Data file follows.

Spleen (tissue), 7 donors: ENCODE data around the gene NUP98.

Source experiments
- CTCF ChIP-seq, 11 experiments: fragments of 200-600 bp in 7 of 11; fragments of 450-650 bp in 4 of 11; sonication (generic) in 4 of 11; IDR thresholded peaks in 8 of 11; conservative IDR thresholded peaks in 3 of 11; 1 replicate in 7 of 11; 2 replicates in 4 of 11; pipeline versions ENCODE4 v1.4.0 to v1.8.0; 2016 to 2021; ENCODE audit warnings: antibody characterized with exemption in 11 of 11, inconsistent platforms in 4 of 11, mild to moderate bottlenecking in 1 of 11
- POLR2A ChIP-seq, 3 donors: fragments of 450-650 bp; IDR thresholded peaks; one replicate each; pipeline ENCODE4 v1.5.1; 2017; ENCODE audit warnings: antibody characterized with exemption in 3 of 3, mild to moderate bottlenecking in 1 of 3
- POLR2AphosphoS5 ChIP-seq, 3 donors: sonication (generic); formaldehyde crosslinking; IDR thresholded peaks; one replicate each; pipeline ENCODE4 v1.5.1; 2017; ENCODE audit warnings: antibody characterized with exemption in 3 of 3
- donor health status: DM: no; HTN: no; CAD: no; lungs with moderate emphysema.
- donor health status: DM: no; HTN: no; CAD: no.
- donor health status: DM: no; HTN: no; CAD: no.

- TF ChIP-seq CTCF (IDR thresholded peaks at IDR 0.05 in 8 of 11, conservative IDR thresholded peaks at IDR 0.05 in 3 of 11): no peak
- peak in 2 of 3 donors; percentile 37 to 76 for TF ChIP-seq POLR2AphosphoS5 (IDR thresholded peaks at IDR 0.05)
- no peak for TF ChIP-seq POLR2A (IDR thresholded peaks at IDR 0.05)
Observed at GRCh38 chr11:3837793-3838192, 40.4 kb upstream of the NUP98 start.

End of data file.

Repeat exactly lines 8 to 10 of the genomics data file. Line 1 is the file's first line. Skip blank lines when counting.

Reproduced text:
- donor health status: DM: no; HTN: no; CAD: no.

- TF ChIP-seq CTCF (IDR thresholded peaks at IDR 0.05 in 8 of 11, conservative IDR thresholded peaks at IDR 0.05 in 3 of 11): no peak
- peak in 2 of 3 donors; percentile 37 to 76 for TF ChIP-seq POLR2AphosphoS5 (IDR thresholded peaks at IDR 0.05)